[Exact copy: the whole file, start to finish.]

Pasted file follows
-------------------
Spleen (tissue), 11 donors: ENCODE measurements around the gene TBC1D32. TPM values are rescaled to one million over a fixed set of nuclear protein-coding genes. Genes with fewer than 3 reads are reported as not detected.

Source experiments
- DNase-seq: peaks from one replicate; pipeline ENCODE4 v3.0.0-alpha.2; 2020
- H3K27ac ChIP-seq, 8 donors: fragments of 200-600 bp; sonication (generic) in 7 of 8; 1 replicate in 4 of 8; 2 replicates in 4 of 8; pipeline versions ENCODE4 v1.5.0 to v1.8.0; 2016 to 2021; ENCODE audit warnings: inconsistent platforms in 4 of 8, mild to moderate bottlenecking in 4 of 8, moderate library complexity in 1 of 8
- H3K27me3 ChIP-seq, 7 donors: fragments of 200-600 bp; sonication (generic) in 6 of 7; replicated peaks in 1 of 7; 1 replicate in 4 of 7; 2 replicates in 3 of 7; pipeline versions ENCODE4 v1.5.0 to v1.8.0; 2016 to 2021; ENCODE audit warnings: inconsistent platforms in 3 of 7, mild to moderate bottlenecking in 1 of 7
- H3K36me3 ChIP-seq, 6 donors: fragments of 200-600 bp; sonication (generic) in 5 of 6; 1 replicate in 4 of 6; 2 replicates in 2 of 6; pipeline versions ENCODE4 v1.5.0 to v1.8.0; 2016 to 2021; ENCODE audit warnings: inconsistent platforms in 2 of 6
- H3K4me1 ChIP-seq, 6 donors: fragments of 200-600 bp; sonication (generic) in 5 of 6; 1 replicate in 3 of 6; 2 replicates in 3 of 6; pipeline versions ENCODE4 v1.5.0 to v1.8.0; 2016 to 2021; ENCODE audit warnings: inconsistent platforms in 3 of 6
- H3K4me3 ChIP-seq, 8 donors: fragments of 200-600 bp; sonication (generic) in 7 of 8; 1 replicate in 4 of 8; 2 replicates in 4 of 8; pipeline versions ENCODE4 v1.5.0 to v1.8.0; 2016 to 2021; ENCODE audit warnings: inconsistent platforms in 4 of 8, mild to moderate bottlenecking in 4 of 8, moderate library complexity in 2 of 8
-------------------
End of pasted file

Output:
Spleen (tissue), 11 donors: ENCODE measurements around the gene TBC1D32. TPM values are rescaled to one million over a fixed set of nuclear protein-coding genes. Genes with fewer than 3 reads are reported as not detected.

Source experiments
- DNase-seq: peaks from one replicate; pipeline ENCODE4 v3.0.0-alpha.2; 2020
- H3K27ac ChIP-seq, 8 donors: fragments of 200-600 bp; sonication (generic) in 7 of 8; 1 replicate in 4 of 8; 2 replicates in 4 of 8; pipeline versions ENCODE4 v1.5.0 to v1.8.0; 2016 to 2021; ENCODE audit warnings: inconsistent platforms in 4 of 8, mild to moderate bottlenecking in 4 of 8, moderate library complexity in 1 of 8
- H3K27me3 ChIP-seq, 7 donors: fragments of 200-600 bp; sonication (generic) in 6 of 7; replicated peaks in 1 of 7; 1 replicate in 4 of 7; 2 replicates in 3 of 7; pipeline versions ENCODE4 v1.5.0 to v1.8.0; 2016 to 2021; ENCODE audit warnings: inconsistent platforms in 3 of 7, mild to moderate bottlenecking in 1 of 7
- H3K36me3 ChIP-seq, 6 donors: fragments of 200-600 bp; sonication (generic) in 5 of 6; 1 replicate in 4 of 6; 2 replicates in 2 of 6; pipeline versions ENCODE4 v1.5.0 to v1.8.0; 2016 to 2021; ENCODE audit warnings: inconsistent platforms in 2 of 6
- H3K4me1 ChIP-seq, 6 donors: fragments of 200-600 bp; sonication (generic) in 5 of 6; 1 replicate in 3 of 6; 2 replicates in 3 of 6; pipeline versions ENCODE4 v1.5.0 to v1.8.0; 2016 to 2021; ENCODE audit warnings: inconsistent platforms in 3 of 6
- H3K4me3 ChIP-seq, 8 donors: fragments of 200-600 bp; sonication (generic) in 7 of 8; 1 replicate in 4 of 8; 2 replicates in 4 of 8; pipeline versions ENCODE4 v1.5.0 to v1.8.0; 2016 to 2021; ENCODE audit warnings: inconsistent platforms in 4 of 8, mild to moderate bottlenecking in 4 of 8, moderate library complexity in 2 of 8